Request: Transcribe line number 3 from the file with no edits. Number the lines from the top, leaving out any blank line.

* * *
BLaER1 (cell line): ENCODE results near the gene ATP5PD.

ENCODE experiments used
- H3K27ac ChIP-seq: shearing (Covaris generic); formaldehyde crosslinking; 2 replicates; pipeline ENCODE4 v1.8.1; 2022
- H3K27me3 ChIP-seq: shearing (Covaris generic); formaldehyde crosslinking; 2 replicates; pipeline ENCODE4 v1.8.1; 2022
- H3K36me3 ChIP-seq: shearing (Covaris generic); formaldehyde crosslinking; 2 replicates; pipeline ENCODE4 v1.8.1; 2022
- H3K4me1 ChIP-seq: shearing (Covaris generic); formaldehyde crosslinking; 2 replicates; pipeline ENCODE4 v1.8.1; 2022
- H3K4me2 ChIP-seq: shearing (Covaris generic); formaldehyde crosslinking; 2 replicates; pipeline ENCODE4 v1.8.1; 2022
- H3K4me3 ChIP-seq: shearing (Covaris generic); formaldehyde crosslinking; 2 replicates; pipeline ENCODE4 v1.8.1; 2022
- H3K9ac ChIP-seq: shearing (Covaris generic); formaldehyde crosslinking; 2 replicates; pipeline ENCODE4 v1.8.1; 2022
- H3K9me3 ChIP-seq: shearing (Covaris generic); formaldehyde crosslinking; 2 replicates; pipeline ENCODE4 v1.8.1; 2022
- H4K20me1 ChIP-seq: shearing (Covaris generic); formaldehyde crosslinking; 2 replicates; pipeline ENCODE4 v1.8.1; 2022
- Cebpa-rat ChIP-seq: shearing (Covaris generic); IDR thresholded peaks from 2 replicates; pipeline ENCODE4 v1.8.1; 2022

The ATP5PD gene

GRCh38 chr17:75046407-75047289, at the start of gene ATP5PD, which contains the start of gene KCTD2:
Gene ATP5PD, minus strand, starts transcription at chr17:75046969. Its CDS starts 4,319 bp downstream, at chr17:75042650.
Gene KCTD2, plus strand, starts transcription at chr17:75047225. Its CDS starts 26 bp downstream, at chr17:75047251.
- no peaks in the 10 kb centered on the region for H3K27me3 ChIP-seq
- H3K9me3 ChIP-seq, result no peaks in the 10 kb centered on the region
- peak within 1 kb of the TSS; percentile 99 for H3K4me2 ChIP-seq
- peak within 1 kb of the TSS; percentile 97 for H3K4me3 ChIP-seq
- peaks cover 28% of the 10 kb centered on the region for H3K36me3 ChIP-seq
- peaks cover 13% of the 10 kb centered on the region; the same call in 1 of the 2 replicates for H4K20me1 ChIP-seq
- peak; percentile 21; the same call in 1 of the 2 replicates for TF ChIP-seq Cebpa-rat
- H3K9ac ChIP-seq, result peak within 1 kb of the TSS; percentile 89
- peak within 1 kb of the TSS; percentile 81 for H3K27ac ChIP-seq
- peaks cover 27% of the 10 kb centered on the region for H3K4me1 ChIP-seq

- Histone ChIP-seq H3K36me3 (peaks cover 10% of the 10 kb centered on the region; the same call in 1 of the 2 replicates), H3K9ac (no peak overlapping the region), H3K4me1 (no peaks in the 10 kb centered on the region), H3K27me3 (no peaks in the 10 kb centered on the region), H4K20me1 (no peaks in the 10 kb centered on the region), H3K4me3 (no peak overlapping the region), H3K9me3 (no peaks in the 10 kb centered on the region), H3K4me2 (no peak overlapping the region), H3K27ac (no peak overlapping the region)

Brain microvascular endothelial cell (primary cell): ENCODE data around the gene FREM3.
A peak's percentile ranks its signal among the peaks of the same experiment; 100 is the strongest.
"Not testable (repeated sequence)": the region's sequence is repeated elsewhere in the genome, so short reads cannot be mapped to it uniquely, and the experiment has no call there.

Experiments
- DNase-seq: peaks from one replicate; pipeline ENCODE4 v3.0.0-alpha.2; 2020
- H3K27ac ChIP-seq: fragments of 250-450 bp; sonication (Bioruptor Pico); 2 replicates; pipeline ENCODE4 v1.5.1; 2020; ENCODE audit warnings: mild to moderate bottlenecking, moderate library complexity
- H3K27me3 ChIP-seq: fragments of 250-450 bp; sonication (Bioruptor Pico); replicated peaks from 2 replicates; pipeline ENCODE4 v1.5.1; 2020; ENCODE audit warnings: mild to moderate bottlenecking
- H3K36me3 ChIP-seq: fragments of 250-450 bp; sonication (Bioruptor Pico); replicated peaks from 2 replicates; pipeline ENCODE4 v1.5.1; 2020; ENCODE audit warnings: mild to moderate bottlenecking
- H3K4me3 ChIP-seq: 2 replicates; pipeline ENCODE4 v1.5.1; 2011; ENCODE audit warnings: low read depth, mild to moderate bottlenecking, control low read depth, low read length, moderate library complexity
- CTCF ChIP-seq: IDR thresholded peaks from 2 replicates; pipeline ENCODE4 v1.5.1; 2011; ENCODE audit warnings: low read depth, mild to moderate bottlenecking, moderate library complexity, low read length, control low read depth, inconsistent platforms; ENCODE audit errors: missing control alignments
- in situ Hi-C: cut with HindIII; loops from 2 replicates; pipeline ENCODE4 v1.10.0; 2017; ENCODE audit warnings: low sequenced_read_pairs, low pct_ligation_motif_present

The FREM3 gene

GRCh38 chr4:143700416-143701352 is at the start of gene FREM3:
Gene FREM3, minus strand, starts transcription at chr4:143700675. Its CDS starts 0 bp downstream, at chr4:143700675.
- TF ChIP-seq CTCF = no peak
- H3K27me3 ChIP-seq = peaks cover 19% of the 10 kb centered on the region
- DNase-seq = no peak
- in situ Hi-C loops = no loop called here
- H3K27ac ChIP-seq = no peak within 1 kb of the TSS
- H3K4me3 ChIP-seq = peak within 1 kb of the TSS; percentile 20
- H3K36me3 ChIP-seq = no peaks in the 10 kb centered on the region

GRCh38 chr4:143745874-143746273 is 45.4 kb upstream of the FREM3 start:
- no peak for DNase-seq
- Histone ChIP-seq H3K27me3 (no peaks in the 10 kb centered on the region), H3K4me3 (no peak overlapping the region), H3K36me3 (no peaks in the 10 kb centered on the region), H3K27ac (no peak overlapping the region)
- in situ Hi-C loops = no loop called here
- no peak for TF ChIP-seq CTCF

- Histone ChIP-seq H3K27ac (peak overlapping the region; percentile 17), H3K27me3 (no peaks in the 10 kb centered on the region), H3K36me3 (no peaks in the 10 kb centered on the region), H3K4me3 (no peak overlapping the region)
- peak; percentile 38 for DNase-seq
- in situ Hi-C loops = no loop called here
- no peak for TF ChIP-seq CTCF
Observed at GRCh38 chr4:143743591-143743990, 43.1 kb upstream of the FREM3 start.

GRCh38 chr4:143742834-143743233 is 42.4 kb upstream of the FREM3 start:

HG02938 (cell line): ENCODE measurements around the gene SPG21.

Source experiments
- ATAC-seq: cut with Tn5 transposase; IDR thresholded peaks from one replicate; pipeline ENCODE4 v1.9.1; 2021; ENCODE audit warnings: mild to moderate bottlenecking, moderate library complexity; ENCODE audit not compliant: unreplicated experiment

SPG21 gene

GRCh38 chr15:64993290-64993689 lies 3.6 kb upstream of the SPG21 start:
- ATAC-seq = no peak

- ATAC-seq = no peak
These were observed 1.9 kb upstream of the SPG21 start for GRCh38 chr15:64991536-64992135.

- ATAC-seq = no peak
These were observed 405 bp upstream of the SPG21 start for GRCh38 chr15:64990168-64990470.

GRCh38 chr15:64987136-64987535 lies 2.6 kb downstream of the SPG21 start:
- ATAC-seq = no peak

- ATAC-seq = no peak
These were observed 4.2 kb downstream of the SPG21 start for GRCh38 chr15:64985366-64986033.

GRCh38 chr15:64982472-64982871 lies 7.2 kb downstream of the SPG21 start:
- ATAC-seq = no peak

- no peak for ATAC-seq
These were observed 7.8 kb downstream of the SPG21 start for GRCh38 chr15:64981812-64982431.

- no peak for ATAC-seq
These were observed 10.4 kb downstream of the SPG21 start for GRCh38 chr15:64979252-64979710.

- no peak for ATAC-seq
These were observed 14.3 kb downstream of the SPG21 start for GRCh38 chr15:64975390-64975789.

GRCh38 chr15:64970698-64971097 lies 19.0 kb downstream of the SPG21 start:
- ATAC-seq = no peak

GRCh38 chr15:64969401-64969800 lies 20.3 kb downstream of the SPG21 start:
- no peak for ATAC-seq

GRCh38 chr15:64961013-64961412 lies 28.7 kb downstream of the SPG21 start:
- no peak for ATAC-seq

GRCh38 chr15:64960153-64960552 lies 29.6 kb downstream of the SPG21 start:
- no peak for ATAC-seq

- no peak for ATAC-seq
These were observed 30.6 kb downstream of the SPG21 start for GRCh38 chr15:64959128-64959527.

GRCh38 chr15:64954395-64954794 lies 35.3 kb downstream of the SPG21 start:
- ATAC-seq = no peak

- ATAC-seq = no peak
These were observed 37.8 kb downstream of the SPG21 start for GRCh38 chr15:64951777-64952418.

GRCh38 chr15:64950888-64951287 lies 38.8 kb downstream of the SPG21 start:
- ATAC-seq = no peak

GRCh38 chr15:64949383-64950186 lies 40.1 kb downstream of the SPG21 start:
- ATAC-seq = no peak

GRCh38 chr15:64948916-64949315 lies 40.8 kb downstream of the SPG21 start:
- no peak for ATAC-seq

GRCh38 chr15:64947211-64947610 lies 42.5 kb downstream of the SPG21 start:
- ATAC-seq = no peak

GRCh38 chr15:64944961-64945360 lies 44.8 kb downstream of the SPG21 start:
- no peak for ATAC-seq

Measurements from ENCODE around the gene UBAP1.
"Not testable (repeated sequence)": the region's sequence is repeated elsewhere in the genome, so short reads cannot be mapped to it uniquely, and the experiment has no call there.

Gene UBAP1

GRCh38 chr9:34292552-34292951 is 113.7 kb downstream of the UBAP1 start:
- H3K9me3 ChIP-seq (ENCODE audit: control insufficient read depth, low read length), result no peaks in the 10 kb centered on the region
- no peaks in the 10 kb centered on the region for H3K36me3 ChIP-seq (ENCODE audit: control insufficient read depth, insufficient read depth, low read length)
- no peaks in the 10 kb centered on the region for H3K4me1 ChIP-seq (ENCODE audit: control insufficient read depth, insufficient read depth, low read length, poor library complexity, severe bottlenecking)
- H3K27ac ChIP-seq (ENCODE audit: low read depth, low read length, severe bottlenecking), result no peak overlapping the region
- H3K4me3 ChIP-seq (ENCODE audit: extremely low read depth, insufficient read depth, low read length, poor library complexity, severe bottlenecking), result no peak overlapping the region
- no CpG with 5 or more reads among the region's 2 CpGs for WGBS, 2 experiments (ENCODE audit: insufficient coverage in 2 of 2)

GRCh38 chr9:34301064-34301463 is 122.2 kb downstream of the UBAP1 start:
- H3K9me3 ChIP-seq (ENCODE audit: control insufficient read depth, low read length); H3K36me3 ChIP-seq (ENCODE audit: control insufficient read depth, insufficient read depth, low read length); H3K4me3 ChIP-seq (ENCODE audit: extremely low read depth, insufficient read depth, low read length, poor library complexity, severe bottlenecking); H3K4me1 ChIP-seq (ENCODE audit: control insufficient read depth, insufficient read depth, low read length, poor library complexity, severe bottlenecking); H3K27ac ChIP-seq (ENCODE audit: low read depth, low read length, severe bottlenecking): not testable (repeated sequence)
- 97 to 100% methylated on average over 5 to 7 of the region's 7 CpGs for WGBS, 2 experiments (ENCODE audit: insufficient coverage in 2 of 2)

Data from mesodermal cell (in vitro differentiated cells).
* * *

- H3K27ac ChIP-seq: shearing (Covaris generic); formaldehyde crosslinking; 2 replicates; pipeline ENCODE4 v1.8.1; 2022